Re: Studies? Heck yes, we need them!

BrianG on 9/11/02 at 19:39 (095061)

I've said it many times in the past myself, I'd really like to see some good studies done, with honest surgical results. The trouble is, who is responsible enough to do these studies, in an unbiased manner ?????

BrianG

Re: what exactly should the surgeons tell you before surgery?

Joe S on 9/11/02 at 20:56 (095069)

Personally, I think I do a pretty good job of informing patients of the msot common risks and complications associated with any procedure. There are certain inherent risks irregardless of the procedure (infection, recurrence, delayed healing, pain, prolonged swelling, scar formation). These are a given. However, it is practically impossible to inform a patient of every single risk. What I mean is that there are some complications that can not be predicted. Case in point, I have a buddy who performed ESWT on a young healthy patient of his. About a week after the procedure, the patient began feeling extreme pain in the side of his foot. The patient relates that he had not injured it or traumatized it in any fashion. Physical exam revealed pain along the peroneal tendon sheath on the outside of the ankle. The pain extended onto the bottom of the foot across the midarch area. Just as a precaution, my buddy ordered an MRI. There was a tear in the Peroneus Longus Tendon. What's the chance of that following ESWT? Probably a million to one. Was it because of ESWT? I don't know. Could his heel pain (which is better) been masking this Peroneal Tendon Tear? It could. Why did it show up a week later though?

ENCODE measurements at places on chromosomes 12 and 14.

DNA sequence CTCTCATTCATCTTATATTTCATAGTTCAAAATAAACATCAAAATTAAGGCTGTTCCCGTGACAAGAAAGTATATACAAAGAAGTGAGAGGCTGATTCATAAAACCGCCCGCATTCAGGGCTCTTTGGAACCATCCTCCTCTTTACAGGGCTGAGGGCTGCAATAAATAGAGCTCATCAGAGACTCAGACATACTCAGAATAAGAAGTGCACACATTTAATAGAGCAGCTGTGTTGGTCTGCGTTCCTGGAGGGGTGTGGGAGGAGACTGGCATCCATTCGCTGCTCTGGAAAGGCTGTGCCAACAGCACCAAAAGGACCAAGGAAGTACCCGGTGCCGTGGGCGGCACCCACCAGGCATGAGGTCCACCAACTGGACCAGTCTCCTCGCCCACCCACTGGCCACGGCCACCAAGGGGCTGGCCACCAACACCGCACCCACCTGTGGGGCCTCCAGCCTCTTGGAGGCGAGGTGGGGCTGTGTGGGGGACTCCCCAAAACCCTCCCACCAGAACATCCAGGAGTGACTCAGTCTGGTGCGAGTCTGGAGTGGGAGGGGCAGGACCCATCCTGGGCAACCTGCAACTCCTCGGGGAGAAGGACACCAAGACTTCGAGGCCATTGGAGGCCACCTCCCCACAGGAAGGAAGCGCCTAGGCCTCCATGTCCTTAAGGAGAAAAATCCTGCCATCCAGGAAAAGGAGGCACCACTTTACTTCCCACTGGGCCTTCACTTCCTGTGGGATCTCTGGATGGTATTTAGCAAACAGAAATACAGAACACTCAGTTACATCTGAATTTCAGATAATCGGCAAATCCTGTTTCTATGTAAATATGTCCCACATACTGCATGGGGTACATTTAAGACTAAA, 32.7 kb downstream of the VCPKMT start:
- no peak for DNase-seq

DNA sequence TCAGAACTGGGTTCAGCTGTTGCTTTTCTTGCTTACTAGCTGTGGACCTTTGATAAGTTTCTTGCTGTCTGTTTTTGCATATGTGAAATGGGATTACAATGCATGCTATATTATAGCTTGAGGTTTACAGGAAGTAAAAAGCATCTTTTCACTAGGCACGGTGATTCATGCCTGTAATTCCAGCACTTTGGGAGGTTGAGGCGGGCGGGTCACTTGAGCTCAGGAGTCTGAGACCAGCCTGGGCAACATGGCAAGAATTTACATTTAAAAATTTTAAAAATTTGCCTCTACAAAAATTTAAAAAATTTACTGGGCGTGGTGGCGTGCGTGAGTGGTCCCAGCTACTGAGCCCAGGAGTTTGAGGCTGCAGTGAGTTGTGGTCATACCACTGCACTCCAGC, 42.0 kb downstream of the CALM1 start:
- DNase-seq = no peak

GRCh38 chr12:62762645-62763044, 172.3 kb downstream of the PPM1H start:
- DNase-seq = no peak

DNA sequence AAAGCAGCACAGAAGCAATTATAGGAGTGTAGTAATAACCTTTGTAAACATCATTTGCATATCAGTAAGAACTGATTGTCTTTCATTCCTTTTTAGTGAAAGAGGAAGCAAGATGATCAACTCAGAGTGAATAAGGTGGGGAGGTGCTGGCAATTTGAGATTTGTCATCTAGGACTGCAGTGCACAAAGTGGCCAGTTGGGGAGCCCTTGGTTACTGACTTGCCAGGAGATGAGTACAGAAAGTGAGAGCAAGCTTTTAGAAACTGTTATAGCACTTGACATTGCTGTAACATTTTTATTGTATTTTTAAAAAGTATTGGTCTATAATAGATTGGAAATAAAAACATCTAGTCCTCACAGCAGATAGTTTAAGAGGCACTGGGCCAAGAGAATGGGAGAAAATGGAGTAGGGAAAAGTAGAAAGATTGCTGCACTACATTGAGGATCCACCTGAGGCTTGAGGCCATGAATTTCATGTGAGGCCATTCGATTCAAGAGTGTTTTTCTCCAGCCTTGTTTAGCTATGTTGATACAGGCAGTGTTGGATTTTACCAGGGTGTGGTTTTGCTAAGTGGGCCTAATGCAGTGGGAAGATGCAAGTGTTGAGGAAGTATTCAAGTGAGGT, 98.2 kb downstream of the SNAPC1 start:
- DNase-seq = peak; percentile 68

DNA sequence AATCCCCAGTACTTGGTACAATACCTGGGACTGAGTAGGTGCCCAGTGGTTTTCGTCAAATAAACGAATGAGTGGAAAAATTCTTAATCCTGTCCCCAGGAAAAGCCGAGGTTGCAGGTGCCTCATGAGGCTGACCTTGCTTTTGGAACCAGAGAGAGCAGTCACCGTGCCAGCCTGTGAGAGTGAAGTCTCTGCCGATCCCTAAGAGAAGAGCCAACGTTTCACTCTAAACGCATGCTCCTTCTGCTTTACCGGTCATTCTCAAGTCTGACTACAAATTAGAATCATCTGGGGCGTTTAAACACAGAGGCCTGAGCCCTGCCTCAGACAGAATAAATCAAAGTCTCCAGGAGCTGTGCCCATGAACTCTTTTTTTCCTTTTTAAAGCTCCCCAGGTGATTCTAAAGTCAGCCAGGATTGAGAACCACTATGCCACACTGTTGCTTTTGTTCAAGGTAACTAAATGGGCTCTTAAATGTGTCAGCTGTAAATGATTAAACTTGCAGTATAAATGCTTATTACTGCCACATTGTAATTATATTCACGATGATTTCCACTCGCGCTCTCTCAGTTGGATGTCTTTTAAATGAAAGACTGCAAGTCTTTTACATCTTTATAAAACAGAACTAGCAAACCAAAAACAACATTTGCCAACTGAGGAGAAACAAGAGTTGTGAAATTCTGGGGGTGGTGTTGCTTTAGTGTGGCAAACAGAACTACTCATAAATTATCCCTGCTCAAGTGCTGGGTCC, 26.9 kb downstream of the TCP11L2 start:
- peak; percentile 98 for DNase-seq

Personally, when I consent someone for surgery be it a bunionectomy or a major rearfoot procedure, I inform the patient to the point of probably overinforming them. Some quietly tell my nurse that they want to wait. I've had others who have signed the consent and not shown up for surgery. That's ok. 99% of all foot surgery is elective. It is not life threatening for the most part. Therefore, when a patient is ready for surgery, they generally know that they're ready. I had a patient today come in for evaluation of a large bunion deformity. We took xrays, talked about the deformity. It was pretty significant but guess what, it did not hurt. She was more concerned about the 'ugly bump' on the outside of her foot. My comment to her was, I'd wait until it hurt before having it operated on. She seemed pretty bummed but....I don't want to take an asymptomatic foot and make it hurt. That sets you up for a malpractice suit. It's not worth it to me or my family.

Re: Studies? Heck yes, we need them!

Janet C on 9/11/02 at 21:01 (095070)

Who normally is in charge of the scientific studies? The American Medical Association? There has to be some group who performs similar non-biased scientific studies in the U.S., to determine the efficacy of procedures... isn't there?